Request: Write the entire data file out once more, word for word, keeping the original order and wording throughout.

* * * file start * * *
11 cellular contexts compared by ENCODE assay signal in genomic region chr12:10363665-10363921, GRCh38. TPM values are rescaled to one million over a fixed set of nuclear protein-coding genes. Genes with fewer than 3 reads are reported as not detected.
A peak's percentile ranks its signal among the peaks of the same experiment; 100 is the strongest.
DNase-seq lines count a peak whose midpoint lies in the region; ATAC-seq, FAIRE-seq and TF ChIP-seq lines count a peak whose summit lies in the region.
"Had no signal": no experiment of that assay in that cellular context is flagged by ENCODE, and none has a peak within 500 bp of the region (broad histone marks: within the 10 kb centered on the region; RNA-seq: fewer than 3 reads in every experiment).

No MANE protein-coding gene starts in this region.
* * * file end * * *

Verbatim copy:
11 cellular contexts compared by ENCODE assay signal in genomic region chr12:10363665-10363921, GRCh38. TPM values are rescaled to one million over a fixed set of nuclear protein-coding genes. Genes with fewer than 3 reads are reported as not detected.
A peak's percentile ranks its signal among the peaks of the same experiment; 100 is the strongest.
DNase-seq lines count a peak whose midpoint lies in the region; ATAC-seq, FAIRE-seq and TF ChIP-seq lines count a peak whose summit lies in the region.
"Had no signal": no experiment of that assay in that cellular context is flagged by ENCODE, and none has a peak within 500 bp of the region (broad histone marks: within the 10 kb centered on the region; RNA-seq: fewer than 3 reads in every experiment).

No MANE protein-coding gene starts in this region.